When it comes to achieving your goals and making your projects a reality, fear can be a serious obstacle on the road. This is true whether you are an employee or an entrepreneur.
I’ve talked about how to understand this type of fears before and I want to add that
dealing with fears building courage is a process. There’s no quick fix solution, it’s an ongoing work and it’s better if it’s done together.
Because fears don’t like to be spoken and in silence they grow like a tree.
But interestingly enough, we all have pretty much the same fears. In this post I want to help you to understand your fears – instead of fighting or avoiding them – so that you can take the first courageous step to overcome them.
An unpleasant emotion or thought that you have when you are frightened or worried by something dangerous, painful, or bad that is happening or might happen.
I want to invite you to sit for a moment and observe fear. This exercise is about acknowledging the fears that are already there and recognise the impact they have on you. Don’t worry, the goal is not to increase your fears, but to put you in touch with them.
Because if your fears control you, it means you are not really controlling them.
A CLOSER LOOK
Fear is that unpleasant emotion, created by a thought, that keeps you in a condition of worrying or even panicking. It can be based on the past or on the imagined future, it isn’t rational but the effect it has on you is real. Concretely, fear pushes you to do something or prevent you from doing something else, even if you know that it’s the right thing for you.
When fear is preventing people to achieve their goals, they tend to call it self-sabotaging behaviours.
But there’s no reason for you to sabotage yourself, isn’t there? If you were intimately convinced that what you want to get is good for you, there wouldn’t be any valid reason to avoid getting it, do you agree? So what is preventing you from going after what you want?
It’s fear and I want to lift up this idea that fear is your ally, that it’s actually there for you. It’s there to protect you from the imagined consequences of your actions. From what might happen. This is where it takes all its power from.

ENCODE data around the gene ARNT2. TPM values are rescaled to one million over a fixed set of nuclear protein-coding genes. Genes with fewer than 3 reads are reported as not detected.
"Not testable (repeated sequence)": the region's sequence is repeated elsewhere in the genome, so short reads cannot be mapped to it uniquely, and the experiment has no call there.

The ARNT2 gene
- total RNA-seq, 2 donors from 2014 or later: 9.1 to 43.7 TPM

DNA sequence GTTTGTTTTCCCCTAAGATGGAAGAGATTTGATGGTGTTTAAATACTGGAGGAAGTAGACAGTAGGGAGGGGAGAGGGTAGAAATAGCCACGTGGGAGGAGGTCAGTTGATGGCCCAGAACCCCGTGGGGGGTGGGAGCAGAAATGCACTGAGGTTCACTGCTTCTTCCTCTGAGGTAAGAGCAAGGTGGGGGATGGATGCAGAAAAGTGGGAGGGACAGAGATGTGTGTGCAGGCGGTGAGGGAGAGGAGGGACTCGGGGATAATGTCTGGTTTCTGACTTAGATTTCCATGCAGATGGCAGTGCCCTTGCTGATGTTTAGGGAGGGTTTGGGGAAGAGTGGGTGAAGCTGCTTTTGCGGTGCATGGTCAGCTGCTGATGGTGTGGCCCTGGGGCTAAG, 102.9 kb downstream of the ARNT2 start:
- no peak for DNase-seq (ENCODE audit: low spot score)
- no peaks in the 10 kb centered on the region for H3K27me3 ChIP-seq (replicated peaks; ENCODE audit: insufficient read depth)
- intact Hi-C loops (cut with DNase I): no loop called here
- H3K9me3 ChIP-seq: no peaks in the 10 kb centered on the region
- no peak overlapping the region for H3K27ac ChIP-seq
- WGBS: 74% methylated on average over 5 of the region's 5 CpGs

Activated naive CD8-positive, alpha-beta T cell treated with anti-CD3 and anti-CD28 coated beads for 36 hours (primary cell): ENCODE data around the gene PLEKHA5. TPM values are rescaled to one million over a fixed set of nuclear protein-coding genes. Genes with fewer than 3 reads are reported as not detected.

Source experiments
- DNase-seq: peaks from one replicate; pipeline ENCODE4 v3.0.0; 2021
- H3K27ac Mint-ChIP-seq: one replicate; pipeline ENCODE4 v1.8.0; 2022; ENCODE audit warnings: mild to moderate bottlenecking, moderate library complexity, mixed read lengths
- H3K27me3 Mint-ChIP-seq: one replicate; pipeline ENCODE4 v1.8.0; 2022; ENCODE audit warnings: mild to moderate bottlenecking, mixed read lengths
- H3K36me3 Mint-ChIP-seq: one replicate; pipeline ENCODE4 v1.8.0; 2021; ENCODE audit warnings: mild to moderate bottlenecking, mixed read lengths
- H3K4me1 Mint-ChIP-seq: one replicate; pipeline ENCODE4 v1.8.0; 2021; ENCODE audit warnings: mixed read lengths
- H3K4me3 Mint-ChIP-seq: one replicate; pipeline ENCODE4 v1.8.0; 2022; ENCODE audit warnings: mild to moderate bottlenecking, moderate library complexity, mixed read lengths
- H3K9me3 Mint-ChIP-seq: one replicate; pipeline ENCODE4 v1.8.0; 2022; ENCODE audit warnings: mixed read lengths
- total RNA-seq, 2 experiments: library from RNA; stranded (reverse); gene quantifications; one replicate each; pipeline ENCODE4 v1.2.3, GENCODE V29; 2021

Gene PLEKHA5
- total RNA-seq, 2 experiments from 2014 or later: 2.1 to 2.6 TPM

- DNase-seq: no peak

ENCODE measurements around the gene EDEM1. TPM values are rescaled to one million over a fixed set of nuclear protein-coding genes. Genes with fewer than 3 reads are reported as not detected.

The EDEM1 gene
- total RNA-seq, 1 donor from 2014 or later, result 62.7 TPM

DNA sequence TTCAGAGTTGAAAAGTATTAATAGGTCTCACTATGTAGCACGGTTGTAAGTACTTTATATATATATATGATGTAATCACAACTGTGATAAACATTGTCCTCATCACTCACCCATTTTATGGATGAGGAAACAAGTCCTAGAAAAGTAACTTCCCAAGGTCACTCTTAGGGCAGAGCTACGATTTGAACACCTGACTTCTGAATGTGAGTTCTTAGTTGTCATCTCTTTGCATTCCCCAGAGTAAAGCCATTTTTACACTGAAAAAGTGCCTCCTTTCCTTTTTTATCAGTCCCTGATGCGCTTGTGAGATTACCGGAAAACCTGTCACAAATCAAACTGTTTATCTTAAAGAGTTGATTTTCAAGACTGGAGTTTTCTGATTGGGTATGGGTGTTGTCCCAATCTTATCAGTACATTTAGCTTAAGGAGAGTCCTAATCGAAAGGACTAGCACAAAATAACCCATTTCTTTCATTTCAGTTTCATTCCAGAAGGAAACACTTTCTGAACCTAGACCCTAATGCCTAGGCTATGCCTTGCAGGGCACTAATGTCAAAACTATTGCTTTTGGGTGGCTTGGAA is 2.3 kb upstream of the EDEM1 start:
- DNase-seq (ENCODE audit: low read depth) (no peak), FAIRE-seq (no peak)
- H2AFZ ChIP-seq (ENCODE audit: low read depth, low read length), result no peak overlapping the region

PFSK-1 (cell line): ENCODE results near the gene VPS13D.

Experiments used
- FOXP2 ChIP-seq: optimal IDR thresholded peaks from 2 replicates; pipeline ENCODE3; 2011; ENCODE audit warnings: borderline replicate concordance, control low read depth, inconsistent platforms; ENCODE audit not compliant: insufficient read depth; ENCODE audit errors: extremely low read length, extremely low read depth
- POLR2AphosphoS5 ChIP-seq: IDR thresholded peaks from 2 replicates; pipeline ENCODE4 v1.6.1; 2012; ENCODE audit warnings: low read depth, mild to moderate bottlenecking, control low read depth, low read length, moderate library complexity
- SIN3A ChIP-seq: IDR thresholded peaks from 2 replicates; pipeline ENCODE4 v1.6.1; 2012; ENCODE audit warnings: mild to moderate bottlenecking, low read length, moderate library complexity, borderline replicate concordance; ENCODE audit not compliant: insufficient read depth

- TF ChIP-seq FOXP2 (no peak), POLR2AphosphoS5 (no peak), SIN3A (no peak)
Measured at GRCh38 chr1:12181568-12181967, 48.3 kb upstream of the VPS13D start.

So your fear is there, it exists and you can look at it. You fear is a tree. You can sit there for hours and look at it, get familiar with it. This is what you’ll notice:
- It has roots. This is where your fear comes from and how it grows. It’s nourished by thoughts, past events, things you’ve been told, deeper fears related to a more intimate part of yourself. This is the deeper part of your fear and you can uncover it only with deep questions (i.e. the downward arrow technique, that I’ll explain in the next post).
- It has a trunk. This is the body of your fear. It’s done of all the things that confirm your fear. The stories you told yourself, the ones that others told you and that helped you to find evidence of your beliefs and reinforced the roots. The things you avoided doing because they scared you – and maybe still scare you today. The trunk is what makes your fear solid, built on knowledge and experiences, the way you experience the world, the way fears still play in your head or heart in the shape of stories. This is how you justify the lack of action when others ask you.
- It has branches. Fear is showing up in your life, in different aspects of your life and preventing you to blossom. It keeps you stuck on the branches and with little space for movement. It doesn’t allow you to go around and try things and test new plots of land.
So you fear is a tree and it keeps you in the same small plot of land, doing always the same thing, for all the seasons. You have goals and excitement and you see them turning into frustrations. Around you, other people have their own tree. They hide it, they try to get rid of it, they avoid looking at it. But it keeps them stuck in the same plot of land, doing the same things over and over, wondering how life could be different with more courage. And courage is just one step forward, it’s doing something even if you are scared. It’s moving one root to a new land, testing it, seeing how it is. And I want to suggest that you can do it, if you turn to your tree, look at it and understand it.
You’ll find that this tree has a positive intention – and that, surprisingly, it’s open to discuss about it.